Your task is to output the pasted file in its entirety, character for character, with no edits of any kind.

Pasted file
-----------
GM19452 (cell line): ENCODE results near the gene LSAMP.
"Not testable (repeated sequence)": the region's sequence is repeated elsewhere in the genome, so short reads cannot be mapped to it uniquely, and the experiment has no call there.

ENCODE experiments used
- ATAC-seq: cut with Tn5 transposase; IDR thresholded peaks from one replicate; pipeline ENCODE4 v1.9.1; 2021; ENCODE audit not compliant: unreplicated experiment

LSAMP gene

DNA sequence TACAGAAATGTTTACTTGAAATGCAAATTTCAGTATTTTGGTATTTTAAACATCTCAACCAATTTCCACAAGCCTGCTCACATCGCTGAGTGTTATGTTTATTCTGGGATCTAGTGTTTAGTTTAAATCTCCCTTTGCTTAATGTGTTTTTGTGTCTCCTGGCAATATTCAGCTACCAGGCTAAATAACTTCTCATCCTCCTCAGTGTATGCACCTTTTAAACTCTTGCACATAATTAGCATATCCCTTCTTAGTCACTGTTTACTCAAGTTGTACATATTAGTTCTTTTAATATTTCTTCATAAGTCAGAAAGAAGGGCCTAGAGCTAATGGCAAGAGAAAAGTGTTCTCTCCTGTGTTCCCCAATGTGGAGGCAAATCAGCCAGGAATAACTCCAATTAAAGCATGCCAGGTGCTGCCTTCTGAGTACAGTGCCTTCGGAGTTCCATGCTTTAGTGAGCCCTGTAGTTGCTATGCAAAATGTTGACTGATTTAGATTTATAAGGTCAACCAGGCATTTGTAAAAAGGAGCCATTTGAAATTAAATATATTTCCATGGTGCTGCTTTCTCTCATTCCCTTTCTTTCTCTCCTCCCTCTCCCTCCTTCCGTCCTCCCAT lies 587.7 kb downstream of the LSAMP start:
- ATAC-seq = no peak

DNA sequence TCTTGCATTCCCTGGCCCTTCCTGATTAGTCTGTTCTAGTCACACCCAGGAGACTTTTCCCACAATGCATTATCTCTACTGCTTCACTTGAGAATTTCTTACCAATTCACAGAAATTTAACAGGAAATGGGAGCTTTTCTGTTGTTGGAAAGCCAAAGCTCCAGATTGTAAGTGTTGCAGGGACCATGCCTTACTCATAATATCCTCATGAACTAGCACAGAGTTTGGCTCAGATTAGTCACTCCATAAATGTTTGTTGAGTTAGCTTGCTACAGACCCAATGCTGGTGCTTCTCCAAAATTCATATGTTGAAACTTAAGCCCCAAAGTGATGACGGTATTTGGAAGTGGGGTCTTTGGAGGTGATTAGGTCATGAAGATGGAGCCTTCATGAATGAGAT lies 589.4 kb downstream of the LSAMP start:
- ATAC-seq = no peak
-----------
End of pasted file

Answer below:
GM19452 (cell line): ENCODE results near the gene LSAMP.
"Not testable (repeated sequence)": the region's sequence is repeated elsewhere in the genome, so short reads cannot be mapped to it uniquely, and the experiment has no call there.

ENCODE experiments used
- ATAC-seq: cut with Tn5 transposase; IDR thresholded peaks from one replicate; pipeline ENCODE4 v1.9.1; 2021; ENCODE audit not compliant: unreplicated experiment

LSAMP gene

DNA sequence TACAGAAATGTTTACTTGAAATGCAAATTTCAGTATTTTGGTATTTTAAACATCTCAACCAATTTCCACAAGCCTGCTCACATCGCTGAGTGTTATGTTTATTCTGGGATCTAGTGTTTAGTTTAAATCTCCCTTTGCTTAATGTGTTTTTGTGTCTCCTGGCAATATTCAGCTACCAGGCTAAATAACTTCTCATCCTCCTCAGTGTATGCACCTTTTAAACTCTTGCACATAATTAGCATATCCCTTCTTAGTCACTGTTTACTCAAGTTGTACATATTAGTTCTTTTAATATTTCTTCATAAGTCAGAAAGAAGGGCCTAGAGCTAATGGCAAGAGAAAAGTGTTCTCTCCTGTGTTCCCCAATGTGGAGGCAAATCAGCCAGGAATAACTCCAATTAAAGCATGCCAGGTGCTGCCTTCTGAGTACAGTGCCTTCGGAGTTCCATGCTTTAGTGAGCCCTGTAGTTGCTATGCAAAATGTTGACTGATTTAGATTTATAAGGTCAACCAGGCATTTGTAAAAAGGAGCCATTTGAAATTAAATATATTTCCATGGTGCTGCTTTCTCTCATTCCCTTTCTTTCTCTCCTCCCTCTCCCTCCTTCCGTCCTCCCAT lies 587.7 kb downstream of the LSAMP start:
- ATAC-seq = no peak

DNA sequence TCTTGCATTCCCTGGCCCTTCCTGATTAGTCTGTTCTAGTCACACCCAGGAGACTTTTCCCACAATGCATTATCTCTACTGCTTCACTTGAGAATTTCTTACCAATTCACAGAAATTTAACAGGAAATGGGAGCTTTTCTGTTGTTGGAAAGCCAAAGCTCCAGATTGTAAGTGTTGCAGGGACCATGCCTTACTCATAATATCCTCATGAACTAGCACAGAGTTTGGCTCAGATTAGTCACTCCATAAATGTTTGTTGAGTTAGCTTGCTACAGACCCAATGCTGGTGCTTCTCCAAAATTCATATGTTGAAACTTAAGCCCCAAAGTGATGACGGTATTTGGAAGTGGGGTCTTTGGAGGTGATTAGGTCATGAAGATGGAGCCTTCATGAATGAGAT lies 589.4 kb downstream of the LSAMP start:
- ATAC-seq = no peak